and this will not serve to improve motivation or make things better. If anything, this blame frame will make innovation harder and decrease the likelihood of people trying to be involved and engaged.

Note they this work team added a horse to the situation — more horsepower, as it were — and a definite paradigm shift. And YOU probably have not considered whether this might actually work. What if the next step simply looked like this:

ALL of us need to focus more on the innovative steps to improvement and the reality that change is a requirement in the workplace. So is support and encouragement — every book on leadership will comment on that but that is not congruent with the behavior of many managers.

Improvement is a continuous process, one that requires celebration of what is accomplished and continued reflection on possibilities and potential shifts in resource utilization. One might think that there is a train in their future?

Note – clicking on the images will take you to some different, related posts.

For the FUN of It!

Scott SimmermanDr. Scott Simmerman is a designer of team building games and organization improvement tools. Managing Partner of Performance Management Company since 1984, he is an experienced presenter and consultant. 
Connect with Scott on Google+ – you can reach Scott at scott@squarewheels.com

Follow Scott’s posts on Pinterest: http://pinterest.com/scottsimmerman/

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Team Building and Large Event Management Ideas

My network of consultant users is sharing the idea that the “large team building event business” which has been pretty sparse is starting to pick up once again. There seems to be renewed interest by companies in hosting effective team building events for their management teams to help refocus on issues of business improvement or interdepartmental collaboration. The theme of strategy implementation has inherent interest, as does general teambuilding to improve interdepartmental collaboration.

This is good for us because we offer one of the most effective simulations out there for helping to focus people in the theme of optimizing results through better communications, alignment and planning. We are also well-positioned to build on the successes of many of the outdoor training or challenge courses that set the stage for less work on individual learning and more work on organizational improvement.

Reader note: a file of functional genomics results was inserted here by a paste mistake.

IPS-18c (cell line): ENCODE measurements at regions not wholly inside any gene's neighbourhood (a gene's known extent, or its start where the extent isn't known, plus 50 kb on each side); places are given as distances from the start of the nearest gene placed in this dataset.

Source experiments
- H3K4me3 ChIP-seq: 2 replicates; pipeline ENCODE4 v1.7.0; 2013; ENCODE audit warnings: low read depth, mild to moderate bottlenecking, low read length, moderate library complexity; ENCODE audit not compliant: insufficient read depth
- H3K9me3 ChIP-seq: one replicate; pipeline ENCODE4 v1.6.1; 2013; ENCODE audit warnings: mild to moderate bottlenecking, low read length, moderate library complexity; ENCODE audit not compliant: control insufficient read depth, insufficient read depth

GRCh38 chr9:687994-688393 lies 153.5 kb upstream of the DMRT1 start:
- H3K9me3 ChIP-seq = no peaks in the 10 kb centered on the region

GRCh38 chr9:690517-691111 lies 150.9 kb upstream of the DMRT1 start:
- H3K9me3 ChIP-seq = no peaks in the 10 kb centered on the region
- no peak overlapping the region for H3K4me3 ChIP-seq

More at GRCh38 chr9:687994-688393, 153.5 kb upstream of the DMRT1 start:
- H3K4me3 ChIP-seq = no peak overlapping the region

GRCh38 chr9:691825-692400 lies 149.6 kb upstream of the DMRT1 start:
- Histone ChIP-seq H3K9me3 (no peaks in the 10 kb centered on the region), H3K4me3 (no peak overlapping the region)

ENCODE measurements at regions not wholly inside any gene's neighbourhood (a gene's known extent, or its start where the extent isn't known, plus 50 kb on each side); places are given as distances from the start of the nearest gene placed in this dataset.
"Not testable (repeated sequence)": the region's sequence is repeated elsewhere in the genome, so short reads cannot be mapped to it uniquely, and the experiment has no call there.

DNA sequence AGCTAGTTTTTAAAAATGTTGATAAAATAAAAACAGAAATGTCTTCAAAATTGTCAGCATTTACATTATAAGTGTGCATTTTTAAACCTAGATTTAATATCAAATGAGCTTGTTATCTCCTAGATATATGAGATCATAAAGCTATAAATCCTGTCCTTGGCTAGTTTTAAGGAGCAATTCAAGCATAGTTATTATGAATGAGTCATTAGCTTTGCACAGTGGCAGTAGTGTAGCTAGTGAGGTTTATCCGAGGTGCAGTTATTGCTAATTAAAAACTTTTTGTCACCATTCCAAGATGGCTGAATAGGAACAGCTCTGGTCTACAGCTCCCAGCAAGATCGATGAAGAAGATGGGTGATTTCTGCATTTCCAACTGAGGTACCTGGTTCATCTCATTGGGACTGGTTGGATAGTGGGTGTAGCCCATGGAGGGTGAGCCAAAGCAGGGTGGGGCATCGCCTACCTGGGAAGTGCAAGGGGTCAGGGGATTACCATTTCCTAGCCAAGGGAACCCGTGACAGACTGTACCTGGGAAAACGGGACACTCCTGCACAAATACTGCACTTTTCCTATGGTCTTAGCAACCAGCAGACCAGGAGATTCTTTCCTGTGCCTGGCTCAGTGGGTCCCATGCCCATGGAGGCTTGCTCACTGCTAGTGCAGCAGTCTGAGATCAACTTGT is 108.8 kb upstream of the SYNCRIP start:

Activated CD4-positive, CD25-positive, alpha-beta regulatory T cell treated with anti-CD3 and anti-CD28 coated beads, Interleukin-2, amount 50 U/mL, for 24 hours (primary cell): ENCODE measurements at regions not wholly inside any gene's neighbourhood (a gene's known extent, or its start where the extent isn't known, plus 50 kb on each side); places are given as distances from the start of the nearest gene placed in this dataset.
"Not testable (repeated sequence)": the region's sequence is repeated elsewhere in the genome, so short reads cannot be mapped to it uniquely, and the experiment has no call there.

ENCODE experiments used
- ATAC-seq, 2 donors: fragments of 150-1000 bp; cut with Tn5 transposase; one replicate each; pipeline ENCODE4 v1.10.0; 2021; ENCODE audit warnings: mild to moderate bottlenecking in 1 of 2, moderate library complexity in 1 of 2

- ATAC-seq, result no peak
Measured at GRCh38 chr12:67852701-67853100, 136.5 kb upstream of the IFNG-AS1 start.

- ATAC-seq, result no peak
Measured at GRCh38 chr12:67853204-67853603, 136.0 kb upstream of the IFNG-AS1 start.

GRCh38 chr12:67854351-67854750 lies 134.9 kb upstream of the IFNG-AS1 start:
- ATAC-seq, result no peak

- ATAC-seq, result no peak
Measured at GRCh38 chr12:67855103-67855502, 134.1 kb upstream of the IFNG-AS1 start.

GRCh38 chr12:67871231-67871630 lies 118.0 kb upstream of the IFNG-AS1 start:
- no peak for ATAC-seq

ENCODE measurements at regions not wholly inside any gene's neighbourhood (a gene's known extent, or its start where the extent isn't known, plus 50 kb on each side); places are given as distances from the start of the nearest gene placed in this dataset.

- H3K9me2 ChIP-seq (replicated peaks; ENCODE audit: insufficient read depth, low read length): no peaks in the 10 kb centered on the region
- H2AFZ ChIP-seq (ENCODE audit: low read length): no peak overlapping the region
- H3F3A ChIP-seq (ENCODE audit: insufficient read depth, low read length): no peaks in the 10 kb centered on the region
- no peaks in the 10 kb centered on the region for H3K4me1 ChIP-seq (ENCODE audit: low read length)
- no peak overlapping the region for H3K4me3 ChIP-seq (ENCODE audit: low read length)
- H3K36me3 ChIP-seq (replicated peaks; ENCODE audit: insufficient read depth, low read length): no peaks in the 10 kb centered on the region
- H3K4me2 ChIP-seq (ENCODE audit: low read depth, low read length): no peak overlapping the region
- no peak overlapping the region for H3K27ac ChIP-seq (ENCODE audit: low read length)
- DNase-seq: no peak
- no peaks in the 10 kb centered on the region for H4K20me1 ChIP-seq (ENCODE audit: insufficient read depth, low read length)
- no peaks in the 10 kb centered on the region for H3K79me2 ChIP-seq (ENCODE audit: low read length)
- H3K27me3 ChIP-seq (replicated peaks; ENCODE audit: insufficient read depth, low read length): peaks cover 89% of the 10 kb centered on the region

LDGM LinkedIn PMC Page Logo 50

The Search for The Lost Dutchman’s Gold Mine fits a unique position in the marketplace. It is inexpensive to own and use, with only a one-time purchase price and no annual fees or licensing requirements or similar. A corporation like Wipro can run it with 30,000+ employees with the additional cost of printing paper, for example (true!). And I just got a testimonial from a consultant user who has had the game in continuous use for 19 years (that even shocked me!).

And people are reporting that their organizations have not been doing much with teamwork, sometimes for many years. They battened down the hatches on those kinds of developmental events a few years ago and just have not moved toward re-energizing their people or refocusing or realignment. The time seems to be approaching when some solid OD will have clear benefits.

If you might be interested in a solid developmental activity, you can rent the exercise from us, custom-packaged to meet your desired outcomes. You are dealing with the principle designer and owner of the company, so you get hands-on support at a high level.

Rent The Lost Dutchman's Gold Mine team building game

Lots of people look to do team building within their organizations and Dutchman is one of those exercises that works well with small and large groups.

Normally, my conversations are generally with consultants and trainers who have been doing these kinds of things on a smaller scale and are looking for some new tools and approaches. Many of those conversations were with the, “been there and done that” crowd who were simply looking for some new and better tools than what has been out there in the marketplace.

We also just put together an agreement with Challenge Korea, an outdoor-based team building company who is going to begin using Dutchman, in Korean, and working to assist the larger companies there. It will be a good product addition to their current offerings, and will enable them to build more collaboration and followup implementation with their clients.

Scott Simmerman Lost Dutchman DebriefSo, it has been fun to put my Coaching Hat on once again, along with my Event Planner Hat, and offer up some ideas for optimizing impacts for these new clients.We just had one organization run Dutchman with 9 different groups of college accounting students all over the US, with sizes from 140 up to 250 — and with great reported successes.

The exercise is about getting help along with information and on collaborating and sharing information and resources to optimize results. But what leaders see are people choosing NOT to get available planning information, to compete rather than collaborate among tabletops and to choose to not get help from the game leaders who are there to help! The messages are pretty obvious and the debriefings are most excellent.

Anyway, it is really neat to see these kinds of large events start happening again, since they can be powerful events to engage people in change and improvement and to lead them out of the current “engagement doldrums” that we seem to find ourselves.

Have some FUN out there yourself!

Scott Simmerman, creator of the Square Wheels images and toolsDr. Scott Simmerman is a designer of team building games and organization improvement tools. Managing Partner of Performance Management Company since 1984, he is an experienced presenter and consultant.